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Diversity in Brief - June 8 Edition Diversity in Brief - June 8 Edition

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Diversity in Brief

Diversity in Brief - June 8 Edition

Indians, Taiwanese Among Most Educated Californians

Asian Indians and Taiwanese residents of California are among the state’s most educated, according to a Bay Citizen analysis of census data.

Among both groups, about 70 percent of those 25 and older have at least a bachelor’s degree. Only about 30 percent of Californians as a whole have that level of education.

Read more here.

Midwife Births Linked to Citizenship Confusion on Border
Revelations that a group of midwives sold U.S. birth certificates to people who didn’t live in the U.S. has lead to distrust and confusion along the southern border, CNN reports.

Brenda Vazquez, a 29-year-old elementary-school teacher in Matamoros, Mexico, filed suit against the federal government after she said she was coerced into signing a document swearing that she is not a U.S. citizen.

Vazquez she did so after hours of questioning by a border patrol agent after entering the country in Brownsville, Texas, last year. Vazquez said she was born in South Texas and is a U.S. citizen.

Read more here.

 

Opponents Block Gay Marriage in Washington State

Opponents of Washington’s gay marriage law filed more than 200,000 signatures blocking the law Wednesday, a day before the state was to begin allowing same-sex marriages, the Associated Press reports.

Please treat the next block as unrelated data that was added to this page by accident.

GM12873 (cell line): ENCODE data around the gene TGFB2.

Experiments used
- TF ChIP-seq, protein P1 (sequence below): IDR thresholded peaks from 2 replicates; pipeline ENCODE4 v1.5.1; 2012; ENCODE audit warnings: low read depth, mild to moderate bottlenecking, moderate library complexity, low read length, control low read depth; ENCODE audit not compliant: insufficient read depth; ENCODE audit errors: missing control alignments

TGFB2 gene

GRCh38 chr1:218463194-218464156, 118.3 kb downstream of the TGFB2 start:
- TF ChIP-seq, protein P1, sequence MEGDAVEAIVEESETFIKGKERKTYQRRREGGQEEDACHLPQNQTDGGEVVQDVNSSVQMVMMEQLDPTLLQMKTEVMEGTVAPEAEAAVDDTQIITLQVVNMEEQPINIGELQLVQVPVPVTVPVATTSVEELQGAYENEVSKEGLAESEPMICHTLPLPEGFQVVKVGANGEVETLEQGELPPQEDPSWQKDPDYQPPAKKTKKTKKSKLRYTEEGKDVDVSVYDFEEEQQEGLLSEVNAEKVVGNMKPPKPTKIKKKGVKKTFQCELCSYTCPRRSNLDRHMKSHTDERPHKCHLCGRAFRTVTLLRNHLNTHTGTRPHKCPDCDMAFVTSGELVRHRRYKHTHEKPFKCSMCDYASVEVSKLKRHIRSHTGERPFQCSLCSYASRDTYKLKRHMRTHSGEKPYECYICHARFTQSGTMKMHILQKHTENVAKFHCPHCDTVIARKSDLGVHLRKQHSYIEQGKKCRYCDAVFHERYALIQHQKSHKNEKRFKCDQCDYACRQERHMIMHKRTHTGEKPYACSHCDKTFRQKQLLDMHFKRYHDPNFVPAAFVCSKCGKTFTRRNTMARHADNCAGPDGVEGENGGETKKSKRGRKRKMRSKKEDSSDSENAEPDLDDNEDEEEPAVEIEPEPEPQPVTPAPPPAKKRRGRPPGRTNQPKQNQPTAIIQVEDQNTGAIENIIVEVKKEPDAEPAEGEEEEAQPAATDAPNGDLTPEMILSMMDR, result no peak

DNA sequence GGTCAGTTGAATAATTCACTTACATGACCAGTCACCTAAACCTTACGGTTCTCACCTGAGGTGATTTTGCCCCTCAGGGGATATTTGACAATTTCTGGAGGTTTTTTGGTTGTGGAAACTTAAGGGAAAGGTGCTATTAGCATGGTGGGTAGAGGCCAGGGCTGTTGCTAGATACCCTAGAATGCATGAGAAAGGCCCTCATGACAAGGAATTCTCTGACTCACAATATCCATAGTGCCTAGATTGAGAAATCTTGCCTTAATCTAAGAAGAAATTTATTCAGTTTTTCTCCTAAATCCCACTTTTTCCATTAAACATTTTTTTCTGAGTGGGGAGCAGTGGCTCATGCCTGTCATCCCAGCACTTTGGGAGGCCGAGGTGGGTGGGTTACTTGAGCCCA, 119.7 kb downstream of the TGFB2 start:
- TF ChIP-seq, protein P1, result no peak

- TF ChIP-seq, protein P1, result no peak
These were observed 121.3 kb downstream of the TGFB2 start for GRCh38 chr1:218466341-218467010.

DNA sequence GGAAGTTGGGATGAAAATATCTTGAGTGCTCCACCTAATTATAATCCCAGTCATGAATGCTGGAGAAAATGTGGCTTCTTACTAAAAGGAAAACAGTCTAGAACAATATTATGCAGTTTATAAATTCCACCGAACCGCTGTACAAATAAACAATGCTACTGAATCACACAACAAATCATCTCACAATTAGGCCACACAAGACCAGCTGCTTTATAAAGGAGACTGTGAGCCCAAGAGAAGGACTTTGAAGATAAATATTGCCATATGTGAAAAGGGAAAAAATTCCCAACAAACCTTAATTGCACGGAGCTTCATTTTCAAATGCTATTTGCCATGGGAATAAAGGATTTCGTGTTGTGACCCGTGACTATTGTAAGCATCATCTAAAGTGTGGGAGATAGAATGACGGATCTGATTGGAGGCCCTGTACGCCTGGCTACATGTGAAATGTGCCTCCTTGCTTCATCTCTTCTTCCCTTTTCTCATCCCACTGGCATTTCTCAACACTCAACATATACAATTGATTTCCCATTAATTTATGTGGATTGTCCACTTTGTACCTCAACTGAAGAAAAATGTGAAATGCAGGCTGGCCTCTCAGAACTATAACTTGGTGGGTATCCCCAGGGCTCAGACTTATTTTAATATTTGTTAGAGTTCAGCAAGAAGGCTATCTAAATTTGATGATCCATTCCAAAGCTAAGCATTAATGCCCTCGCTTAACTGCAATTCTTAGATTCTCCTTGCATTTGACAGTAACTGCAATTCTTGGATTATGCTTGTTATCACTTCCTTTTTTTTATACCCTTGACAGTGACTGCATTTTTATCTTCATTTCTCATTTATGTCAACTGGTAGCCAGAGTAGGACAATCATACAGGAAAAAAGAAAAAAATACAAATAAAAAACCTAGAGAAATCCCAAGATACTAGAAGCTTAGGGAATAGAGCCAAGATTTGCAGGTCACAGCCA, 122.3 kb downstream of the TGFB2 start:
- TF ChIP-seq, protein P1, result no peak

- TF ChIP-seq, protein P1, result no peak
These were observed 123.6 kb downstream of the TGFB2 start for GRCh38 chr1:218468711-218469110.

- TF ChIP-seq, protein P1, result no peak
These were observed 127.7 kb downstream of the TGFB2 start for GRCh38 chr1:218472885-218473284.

Opponents want the issue put to a public vote in November. State officials will review the filings to determine whether the proposed referendum qualifies for a public vote. 

Read more here.

 

New Hampshire May Ban In-State Tuition for Undocumented Immigrants
New Hampshire’s Republican-controlled House of Representatives has passed a bill to prohibit undocumented immigrants from receiving in-state tuition at the state’s colleges and universities, the Huffington Post reports.

The House voted overwhelmingly in support of the legislation, which would require all students to sign an affidavit attesting they are legal residents of the United States in order to get in-state tuition rates. The bill passed the Senate earlier on Wednesday.

Next the bill will be considered by Gov. John Lynch, a Democrat.

Read more here.

Deportations Continue Despite Review of Backlog
Very few deportations have been halted in the first seven months of an ambitious review of the deportation cases in the nation’s immigration courts, The New York Times reports.

Fewer than 2 percent of the 411,000 deportation cases under review have been closed so far, disappointing immigrants, including many Latinos President Obama hopes to court for his reelection bid.

Read more here.

Migrant Health Clinics Caught in Immigration Debate
Federally funded migrant health care clinics are the latest flash points in the immigration debate, Kaiser Health News reports.

Health-center officials across the country are reporting that local, state, and national law-enforcement authorities have “staked out migrant clinics, detained staff members transporting patients to medical appointments, and set up roadblocks near their facilities and health fairs as part of immigration crackdowns,” according to KHN.

Read more here. 

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